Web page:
HomeOPINIONRetail growth: How long will it last?

Retail growth: How long will it last?

westpac september

In the year to June, retail spending levels increased by around 3 percent (excluding the impact of price changes). While that’s not slow, it is a noticeable stepdown from the rates of 5 to 6 percent annual growth that we saw in recent years. 

Spending growth is expected to hold up through the second half of the year, boosted by increases in transfer payments to households. That includes around $1.5b of spending on the Government’s families package and accommodation support payments, which will provide a significant boost to the disposable incomes of many households. However, that will provide only a temporary fillip.

Looking at the household sector more broadly, a period of softer spending growth is on the cards as we head into 2019. Much of the strength in spending in recent years was supported by high levels of net migration. That saw population growth surging to just over 2 percent per annum, providing a sizeable boost to our demand base. But while migration remains elevated, the net flow of people into the country has been declining. In fact, figures for the year to July showed that the net inflow of people into the country has slowed to its lowest level since 2015.

We expect that net migration will continue to slow as many of those who arrived in recent years on temporary visas depart. Improving job prospects in other regions are also making New Zealand relatively less attractive as a destination. Together, these developments will see net migration continuing to decline and population growth slowing to around 1 percent in 2022, signalling a huge reduction in what has been an ‘easy’ source of sales growth for many businesses.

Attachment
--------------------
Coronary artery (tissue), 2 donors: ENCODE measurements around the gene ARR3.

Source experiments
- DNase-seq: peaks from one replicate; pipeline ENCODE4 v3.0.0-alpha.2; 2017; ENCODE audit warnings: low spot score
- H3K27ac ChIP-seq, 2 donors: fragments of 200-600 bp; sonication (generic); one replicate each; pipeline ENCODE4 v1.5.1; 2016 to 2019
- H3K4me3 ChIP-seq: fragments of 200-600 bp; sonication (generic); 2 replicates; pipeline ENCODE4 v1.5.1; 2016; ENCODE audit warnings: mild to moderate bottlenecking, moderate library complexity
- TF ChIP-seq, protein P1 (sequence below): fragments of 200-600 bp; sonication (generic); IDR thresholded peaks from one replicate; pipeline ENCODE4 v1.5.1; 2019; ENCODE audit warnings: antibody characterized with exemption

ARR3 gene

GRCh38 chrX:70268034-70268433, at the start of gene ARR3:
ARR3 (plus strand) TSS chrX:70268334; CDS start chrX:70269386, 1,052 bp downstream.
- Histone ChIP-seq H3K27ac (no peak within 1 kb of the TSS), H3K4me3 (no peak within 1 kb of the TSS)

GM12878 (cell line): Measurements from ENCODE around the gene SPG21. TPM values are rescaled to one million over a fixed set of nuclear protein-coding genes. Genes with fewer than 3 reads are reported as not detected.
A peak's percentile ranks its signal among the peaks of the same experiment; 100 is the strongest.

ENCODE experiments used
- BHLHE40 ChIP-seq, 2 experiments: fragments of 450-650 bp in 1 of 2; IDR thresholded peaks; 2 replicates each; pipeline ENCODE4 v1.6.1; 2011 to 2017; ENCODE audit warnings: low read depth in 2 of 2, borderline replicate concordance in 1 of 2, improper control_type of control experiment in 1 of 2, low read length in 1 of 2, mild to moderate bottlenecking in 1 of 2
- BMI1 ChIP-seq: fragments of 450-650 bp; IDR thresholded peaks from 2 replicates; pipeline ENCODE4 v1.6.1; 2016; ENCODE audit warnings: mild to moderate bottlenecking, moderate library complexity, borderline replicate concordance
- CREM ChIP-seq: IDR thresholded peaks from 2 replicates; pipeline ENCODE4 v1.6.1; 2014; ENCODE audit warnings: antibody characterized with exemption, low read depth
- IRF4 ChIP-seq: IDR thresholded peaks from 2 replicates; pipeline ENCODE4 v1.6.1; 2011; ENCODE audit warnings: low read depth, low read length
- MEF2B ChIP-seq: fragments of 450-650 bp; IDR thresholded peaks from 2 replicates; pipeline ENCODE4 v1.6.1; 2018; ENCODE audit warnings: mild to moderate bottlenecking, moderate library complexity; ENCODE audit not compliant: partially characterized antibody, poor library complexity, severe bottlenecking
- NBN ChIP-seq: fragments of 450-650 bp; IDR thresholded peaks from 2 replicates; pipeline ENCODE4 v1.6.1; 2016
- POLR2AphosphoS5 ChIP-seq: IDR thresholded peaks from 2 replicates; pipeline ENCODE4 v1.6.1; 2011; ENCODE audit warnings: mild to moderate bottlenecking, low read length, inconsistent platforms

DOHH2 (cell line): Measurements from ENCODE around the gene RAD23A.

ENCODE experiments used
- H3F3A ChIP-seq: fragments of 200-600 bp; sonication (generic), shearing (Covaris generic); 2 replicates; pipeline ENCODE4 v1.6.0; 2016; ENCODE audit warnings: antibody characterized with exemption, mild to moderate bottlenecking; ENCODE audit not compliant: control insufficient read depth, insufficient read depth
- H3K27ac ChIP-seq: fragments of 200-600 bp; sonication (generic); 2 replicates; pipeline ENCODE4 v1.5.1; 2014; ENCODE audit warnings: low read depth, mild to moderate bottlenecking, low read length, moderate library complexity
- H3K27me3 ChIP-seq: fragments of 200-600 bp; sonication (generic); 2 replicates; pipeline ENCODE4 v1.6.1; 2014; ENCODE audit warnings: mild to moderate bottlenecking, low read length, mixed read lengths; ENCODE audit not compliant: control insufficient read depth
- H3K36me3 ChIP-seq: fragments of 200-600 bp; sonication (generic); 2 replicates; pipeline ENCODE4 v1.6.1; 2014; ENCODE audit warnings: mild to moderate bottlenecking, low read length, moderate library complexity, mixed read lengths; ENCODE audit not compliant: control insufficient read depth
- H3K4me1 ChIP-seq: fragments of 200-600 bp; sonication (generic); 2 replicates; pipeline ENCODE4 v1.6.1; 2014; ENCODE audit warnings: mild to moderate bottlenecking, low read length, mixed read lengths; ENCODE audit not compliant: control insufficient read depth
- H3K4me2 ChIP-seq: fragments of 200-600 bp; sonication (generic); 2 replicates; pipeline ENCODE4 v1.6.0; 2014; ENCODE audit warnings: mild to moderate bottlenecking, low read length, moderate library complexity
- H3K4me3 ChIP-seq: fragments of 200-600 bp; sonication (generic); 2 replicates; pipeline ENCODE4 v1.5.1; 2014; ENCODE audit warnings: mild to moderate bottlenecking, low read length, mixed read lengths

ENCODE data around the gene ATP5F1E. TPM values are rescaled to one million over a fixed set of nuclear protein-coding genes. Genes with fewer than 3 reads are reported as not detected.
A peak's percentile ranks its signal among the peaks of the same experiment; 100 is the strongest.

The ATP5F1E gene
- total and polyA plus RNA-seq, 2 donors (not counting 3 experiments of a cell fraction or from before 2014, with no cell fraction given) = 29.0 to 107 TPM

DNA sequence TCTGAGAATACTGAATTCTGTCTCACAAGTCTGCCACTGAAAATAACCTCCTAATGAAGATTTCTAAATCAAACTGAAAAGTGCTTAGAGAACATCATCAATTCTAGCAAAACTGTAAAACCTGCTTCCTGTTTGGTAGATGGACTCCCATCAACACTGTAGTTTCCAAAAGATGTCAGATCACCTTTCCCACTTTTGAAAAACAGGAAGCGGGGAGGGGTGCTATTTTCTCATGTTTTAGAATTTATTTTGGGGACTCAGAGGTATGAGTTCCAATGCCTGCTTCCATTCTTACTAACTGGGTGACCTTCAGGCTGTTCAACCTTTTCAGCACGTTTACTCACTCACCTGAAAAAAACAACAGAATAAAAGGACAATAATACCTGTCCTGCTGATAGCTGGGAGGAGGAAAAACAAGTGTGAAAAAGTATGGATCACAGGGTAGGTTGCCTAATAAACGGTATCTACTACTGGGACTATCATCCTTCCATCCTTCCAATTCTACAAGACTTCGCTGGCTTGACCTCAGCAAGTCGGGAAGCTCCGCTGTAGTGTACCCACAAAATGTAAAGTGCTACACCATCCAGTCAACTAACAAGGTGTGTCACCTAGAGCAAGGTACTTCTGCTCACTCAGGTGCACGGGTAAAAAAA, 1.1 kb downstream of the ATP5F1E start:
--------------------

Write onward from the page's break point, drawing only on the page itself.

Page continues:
Spending growth will also be dampened by the slowdown in the housing market, which comes against a backdrop of significant policy changes targeting housing affordability and supply. These changes have seen nationwide house prices remain broadly flat since February. That’s a significant slowdown from previous years when prices were rising at double-digit rates. There’s been particular softness in Auckland and Canterbury where prices have been falling modestly in recent months. Prices are still rising in other areas, but at a more gradual pace than in previous years.

We expect that policy changes will result in modest house price declines over the next few years. Recent falls in mortgage rates, and a likely easing in the Reserve Bank’s loan-to-value restrictions in January, will provide some counterbalance to the changes in the policy backdrop. Nevertheless, we are still looking at a subdued outlook for house prices over the next few years.

New Zealand households hold a large proportion of their wealth in both owner-occupied and investment housing. Consequently, the softness in house prices is likely to be a significant drag on spending, especially for items like household furnishings, which tend to be closely linked to house sales.

Satish Ranchhod, senior economist at Westpac

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